Captain Sir Tom Moore's daughter has lost an appeal against the demolition of an unauthorised spa at her Bedfordshire home.
Hannah Ingram-Moore and her husband Colin appealed to the national Planning Inspectorate against the demolition order by Central Bedfordshire Council.
Representatives for the family claimed at the appeal that the building "would enable Captain Tom's story to be enjoyed by the public" and could be used for coffee mornings and twice-weekly spa rehabilitation sessions for the elderly.
However, the inspector rejected the appeal, ruling that the size of the spa block was "at odds" with the couple's home - which is grade II listed.
The inspector also said that while the idea of opening up the building to the public was "laudable", she said there was no detailed evidence of how it would work in practice.
The family have been given three months to comply with the existing demolition order.
In August 2021, Ms Ingram-Moore and her husband were granted permission to build a Captain Tom Foundation Building on the grounds of their £1.2m home in Marston Moretaine, Bedfordshire.
The couple used the Captain Tom Foundation name on the first set of plans.
The organisation, which was founded in June 2020 in honour of Sir Tom - after he shot to fame by doing sponsored laps of his garden during the COVID pandemic - is currently being investigated by the Charity Commission.
The investigation is unrelated to the £38m Sir Tom raised for NHS charities with his own fundraising drive - for which he was knighted by the late Queen in July 2020.
The Second World War veteran died in January 2021, at the age of 100, after being treated for pneumonia for some time and then testing positive for coronavirus.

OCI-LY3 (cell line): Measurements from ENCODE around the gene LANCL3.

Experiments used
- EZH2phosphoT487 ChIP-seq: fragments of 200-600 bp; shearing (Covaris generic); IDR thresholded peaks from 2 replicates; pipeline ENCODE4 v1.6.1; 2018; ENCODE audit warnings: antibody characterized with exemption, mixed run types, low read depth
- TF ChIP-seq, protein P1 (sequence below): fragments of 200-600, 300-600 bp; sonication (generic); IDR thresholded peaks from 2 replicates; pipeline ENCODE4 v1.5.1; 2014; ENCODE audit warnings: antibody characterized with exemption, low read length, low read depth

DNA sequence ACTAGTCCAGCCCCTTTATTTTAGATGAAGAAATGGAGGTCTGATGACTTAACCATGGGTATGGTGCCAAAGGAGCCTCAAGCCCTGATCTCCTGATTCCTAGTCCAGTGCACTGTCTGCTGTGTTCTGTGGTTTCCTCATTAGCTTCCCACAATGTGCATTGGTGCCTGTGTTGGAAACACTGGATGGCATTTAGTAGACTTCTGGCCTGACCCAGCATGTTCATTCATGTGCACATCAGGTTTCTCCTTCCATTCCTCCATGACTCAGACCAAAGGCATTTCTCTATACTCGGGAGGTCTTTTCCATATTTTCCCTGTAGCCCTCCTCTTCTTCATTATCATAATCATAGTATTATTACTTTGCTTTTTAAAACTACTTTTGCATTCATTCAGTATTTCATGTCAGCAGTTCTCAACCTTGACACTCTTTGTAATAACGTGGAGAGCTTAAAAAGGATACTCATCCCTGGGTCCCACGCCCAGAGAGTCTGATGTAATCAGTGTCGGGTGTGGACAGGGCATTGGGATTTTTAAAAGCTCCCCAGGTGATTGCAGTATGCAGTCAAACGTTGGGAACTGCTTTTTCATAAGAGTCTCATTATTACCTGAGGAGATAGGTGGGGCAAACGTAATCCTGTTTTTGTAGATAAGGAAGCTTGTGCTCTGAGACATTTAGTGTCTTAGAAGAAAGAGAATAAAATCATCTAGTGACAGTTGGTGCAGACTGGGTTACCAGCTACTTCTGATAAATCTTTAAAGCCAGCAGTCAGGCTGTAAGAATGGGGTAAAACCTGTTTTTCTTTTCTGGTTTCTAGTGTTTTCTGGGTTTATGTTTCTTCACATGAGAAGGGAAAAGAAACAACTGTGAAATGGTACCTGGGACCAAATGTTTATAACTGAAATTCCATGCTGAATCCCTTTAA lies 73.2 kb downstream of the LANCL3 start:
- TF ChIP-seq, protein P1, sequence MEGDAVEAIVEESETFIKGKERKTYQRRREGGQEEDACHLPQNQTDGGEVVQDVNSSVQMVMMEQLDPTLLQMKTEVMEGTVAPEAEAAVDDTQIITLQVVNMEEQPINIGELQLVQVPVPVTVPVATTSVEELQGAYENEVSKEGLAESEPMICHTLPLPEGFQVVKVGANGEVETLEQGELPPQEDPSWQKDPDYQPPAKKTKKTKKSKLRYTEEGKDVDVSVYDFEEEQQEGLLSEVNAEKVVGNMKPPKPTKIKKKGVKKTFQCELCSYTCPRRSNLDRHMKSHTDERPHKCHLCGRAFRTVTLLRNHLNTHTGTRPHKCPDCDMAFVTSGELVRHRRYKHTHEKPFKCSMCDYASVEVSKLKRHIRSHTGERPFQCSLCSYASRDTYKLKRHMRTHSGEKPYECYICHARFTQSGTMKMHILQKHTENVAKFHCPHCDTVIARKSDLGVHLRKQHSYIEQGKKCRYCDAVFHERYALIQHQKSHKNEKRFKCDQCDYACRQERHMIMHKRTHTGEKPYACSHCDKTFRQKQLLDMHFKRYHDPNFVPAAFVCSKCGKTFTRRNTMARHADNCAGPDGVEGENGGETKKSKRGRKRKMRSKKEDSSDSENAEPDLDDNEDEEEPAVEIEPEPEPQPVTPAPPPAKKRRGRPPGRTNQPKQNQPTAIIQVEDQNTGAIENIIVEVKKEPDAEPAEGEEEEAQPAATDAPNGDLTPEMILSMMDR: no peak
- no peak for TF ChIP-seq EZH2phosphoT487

Plans for the site said it would be used partly "in connection with The Captain Tom Foundation and its charitable objectives".
However, the foundation's name was not used on the subsequent retrospective application for a larger building containing a spa pool, which was refused by the planning authority in November last year. At the time, the block was partially built.
Planning bosses at Central Bedfordshire Council said an enforcement notice requiring the demolition of the "now-unauthorised building" was issued in March this year.
In documents appealing against the notice, the family said the building was "no more overbearing" than a previously approved planning application and the "heights are the same".
It also said the building was set at the back of the site, meaning it was not an issue for public view.
However, the Planning Inspectorate, to whom Ms Ingram-Moore appealed against the demolition notice, ruled that the "form of the new building is disproportionately broad and is at odds with the pleasingly domestic scale" of the main house.
"I find the erection of the new building erodes the positive contribution that the setting, provided by the extensive grounds, makes to the [main property]," inspector Diane Fleming found.
However, she found that the building had not caused "unacceptable harm" to the wider neighbourhood, as it was largely out of view from the property's grounds.
Ms Fleming also addressed a suggestion, put forward on behalf of the family at the appeal, that the new building would enable "Captain Tom's story to be enjoyed by the public" and be "supported by the appellant's personal charity work".
This included the suggestion of opening up the spa pool for rehabilitation sessions for elderly people in the area once or twice a week.
The inspector said in her ruling: "I accept that the appellant's intentions are laudable however, it has not been demonstrated in any detail how all of this would work in practice. In the absence of any substantiated information, I find the suggested public benefit would therefore not outweigh the great weight to be given to the harm to the heritage asset."